It’s the year 2020 and you’re in the hospital for a minor elective procedure that requires an overnight stay. Lying in your bed, you try to call for a nurse. You send your Tweet to the nurses desk. No nurse. You Tweet again, and again, and again. Where is the nurse???? The nurse never comes, because there are no nurses.
A bit farfetched, but the American health system has a problem brewing that has nothing to do with the current healthcare reform legislation. According to Marla Salmon, Dean of the University of Washington School Of Nursing;
“We’re actually at a crisis point in terms of the shortage of nurses,” (Source – http://bit.ly/81QGZs)
The American hospital is the lowest common denominator of critical and acute-care. A 24/7/365 operation, the hospital is the convergence point for all issues related to healthcare; costs, insurance (or lack there-of), quality of care, quality of equipment. Nurses make up over 60% of the average hospital’s staff; in any great hospital, nurses are the backbone of the organization and serve as the ‘face’ of the hospital to the patient. It is the nurse, providing minute-to-minute care that most directly impacts a patient’s perceptions of their hospital experience and the overall quality, real or perceived, of patient care. Given the nurses importance in the hospital community, following is a very alarming statistic:
In 2008, 100,000 nursing jobs were left open in the United States; this number is expected to surpass 1,000,000 by the year 2023. (Washington: Health Resources and Services Administration)
No one to teach – nursing schools losing educators
Young people not selecting nursing as a career path
50% of first year nurses leave the profession
33% of senior nurses plan on leaving early due to burn-out, physical issues related to on-the-job demands (source: AMN Healthcare, survey of 1,830 nurses age 45-60)
NURSING IS A DANGEROUS PROFESSION or “He Ain’t Heavy, He’s my Patient”
Senior nurses are leaving the profession in droves due to the PHYSICAL CHALLENGES of patient care. Did you know Nursing and other ‘patient handling’ intensive healthcare roles have one of the highest incidences of work-related back problems of all occupations? Understandable when you hear the cumulative weight lifted by a nurse in one typical 8-hour shift is equal to 1.8 tons. TONS!
Patient handling is the #1 cause of Musculoskeletal Disorders among nurses.
The incidence rates continue to climb, and the direct and indirect costs associated with back injuries for nurses is $20 billion annually. Over 750,000 work days are lost annually as a result of back injuries in nursing, with an estimated 40,000 nurses reporting illnesses from back pain each year.
WHAT ARE THE HOSPITALS DOING ABOUT THIS?
With this resource crisis looming, hospital administrators are scrambling to position their hospital or health network as the ‘employer of choice’ for nurses. Nurses are recruited like NFL free agents; signing bonuses, car allowances, flexible schedules, and front-loaded tuition reimbursements. In addition, Hospitals are stepping up efforts to keep senior nursing staff. Spa visits, entertainment nights, recognition events; yet still the nursing resource gap continues to widen.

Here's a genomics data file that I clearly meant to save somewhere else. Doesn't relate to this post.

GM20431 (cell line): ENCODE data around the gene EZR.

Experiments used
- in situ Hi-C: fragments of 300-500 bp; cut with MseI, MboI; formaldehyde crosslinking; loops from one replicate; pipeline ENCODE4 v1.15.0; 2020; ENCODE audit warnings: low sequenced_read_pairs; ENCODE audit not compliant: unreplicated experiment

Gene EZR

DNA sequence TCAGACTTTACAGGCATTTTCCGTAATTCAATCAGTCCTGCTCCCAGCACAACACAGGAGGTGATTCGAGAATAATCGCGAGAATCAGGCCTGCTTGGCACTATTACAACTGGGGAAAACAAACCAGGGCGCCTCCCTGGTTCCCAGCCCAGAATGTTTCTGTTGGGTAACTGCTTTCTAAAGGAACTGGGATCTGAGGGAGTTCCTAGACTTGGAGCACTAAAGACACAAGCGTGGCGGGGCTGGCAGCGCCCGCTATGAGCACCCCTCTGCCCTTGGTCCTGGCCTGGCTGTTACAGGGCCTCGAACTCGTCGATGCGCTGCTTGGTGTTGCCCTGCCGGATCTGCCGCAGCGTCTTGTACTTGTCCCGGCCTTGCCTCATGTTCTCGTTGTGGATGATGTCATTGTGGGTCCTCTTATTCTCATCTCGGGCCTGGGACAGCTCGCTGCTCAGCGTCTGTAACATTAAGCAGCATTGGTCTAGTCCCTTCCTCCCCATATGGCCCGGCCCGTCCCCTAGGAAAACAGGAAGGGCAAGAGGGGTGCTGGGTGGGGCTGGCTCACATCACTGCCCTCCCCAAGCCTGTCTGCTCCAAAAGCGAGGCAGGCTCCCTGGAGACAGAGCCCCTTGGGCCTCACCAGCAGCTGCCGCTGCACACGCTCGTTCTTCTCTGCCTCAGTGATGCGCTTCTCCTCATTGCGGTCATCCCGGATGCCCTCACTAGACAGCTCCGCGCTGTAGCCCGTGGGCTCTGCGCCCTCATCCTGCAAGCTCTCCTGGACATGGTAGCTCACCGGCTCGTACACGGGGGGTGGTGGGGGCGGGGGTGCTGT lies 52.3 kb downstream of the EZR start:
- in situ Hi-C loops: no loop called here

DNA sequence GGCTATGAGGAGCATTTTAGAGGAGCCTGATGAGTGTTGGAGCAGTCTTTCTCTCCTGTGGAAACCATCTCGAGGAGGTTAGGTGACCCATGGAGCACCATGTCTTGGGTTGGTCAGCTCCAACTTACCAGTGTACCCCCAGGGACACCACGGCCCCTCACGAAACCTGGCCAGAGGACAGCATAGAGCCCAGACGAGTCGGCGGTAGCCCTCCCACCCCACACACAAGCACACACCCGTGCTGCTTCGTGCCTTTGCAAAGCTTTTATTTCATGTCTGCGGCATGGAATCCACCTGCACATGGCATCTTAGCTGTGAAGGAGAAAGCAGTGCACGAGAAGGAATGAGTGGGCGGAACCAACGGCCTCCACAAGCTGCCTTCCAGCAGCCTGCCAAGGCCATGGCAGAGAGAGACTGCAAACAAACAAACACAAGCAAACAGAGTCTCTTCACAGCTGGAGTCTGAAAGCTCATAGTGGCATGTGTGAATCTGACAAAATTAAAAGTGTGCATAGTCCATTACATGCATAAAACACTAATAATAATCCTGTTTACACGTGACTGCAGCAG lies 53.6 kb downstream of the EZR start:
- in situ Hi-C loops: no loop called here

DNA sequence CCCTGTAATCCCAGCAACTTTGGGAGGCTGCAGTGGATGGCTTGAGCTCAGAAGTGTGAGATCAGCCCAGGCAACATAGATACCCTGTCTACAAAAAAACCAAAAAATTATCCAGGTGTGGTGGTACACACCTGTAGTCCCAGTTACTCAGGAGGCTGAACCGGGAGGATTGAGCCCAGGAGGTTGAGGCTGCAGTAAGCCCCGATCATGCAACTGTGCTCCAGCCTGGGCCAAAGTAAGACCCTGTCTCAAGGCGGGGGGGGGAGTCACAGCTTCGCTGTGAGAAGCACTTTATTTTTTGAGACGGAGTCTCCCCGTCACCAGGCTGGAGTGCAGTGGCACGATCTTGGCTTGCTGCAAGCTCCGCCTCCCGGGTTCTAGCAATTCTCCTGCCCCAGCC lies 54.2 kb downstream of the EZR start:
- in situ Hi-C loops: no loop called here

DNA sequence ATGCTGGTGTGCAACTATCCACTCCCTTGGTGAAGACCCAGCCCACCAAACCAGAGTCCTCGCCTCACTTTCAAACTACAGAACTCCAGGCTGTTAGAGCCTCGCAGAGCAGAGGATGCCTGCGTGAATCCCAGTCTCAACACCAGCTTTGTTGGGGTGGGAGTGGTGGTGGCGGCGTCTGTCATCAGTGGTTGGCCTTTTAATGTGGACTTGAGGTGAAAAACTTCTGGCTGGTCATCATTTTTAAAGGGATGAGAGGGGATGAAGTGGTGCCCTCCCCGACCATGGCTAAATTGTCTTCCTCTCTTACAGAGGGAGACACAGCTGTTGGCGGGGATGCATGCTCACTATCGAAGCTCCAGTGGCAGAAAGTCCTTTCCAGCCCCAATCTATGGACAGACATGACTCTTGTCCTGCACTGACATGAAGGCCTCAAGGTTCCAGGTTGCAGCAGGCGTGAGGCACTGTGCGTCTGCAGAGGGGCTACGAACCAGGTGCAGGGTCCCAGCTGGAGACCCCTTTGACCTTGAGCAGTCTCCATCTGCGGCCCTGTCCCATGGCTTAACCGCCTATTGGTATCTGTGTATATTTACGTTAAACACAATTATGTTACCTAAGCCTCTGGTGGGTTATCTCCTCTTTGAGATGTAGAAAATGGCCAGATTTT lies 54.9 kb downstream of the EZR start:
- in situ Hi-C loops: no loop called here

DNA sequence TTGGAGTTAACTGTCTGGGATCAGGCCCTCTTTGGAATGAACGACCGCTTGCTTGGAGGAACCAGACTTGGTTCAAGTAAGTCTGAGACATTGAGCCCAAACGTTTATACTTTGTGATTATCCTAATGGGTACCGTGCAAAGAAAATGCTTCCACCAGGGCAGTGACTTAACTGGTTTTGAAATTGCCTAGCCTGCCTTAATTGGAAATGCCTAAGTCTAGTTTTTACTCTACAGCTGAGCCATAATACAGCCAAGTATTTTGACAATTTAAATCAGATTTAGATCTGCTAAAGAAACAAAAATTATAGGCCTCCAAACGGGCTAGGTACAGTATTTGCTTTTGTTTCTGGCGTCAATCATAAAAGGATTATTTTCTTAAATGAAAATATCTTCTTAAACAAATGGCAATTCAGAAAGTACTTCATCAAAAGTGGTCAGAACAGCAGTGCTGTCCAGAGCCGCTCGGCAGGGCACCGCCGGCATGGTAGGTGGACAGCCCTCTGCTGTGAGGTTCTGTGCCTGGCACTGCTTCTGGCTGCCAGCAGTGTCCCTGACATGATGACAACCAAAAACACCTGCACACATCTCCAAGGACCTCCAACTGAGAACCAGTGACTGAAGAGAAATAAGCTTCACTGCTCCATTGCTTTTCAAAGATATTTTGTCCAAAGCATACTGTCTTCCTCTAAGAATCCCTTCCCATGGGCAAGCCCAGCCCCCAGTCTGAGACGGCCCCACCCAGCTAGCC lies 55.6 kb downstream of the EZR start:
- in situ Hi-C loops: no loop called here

The healthcare industry must shift their thinking, shift dollars into programs that drive TRUE change and improvement, not just cosmetic changes.
ERGONOMIC PROGRAMS MAKE A DIFFERENCE
Enlightened hospital organizations are leading the way, implementing aggressive ERGONOMIC programs that drive positive change and make them the “Hospital Employer of Choice” among healthcare workers of all categories; nurses – seasoned and entry-level, aides and orderlies, technicians and other categories. The ERGOLAB team of Ergonomicsts works with hospitals to build comprehensive Ergonomic programs focusing on Patient Handling and Worker Safety. These programs are proven to drive down on-the-job injuries, increasing job satisfaction and staffer retention.
Our programs focus on (4) areas; Cultural Change, Training, Tools, and Environmental Re-Design. The most important changes are CULTURAL. Hospital leadership must elevate EMPLOYEE SAFETY and well-being to the same level of importance as Patient Safety. Research shows that Employee Safety and Patient Safety are DIRECTLY connected. A safe and healthy Employee positively impacts the Patient.
At present, 65% of hospitals have some type of Safe Patient Handling program in place; program efficacy is mixed. Leading the way is the work of the VA Hospital networks; their Safe Patient Handling Programs is serving as the model for the private sector. For more information, follow this link to an article detailing the VA’s work and private sector programs under development – http://bit.ly/7sNPXx.
Ergonomics is not the sole answer to our country’s nursing shortage; it must be part of a hospital’s strategy to drive nurse retention, increase PRODUCTIVE days and reduce workers compensation costs. Cost savings from Ergonomics could be redirected into additonal recruiting and retention programs. Ergonomics can help.
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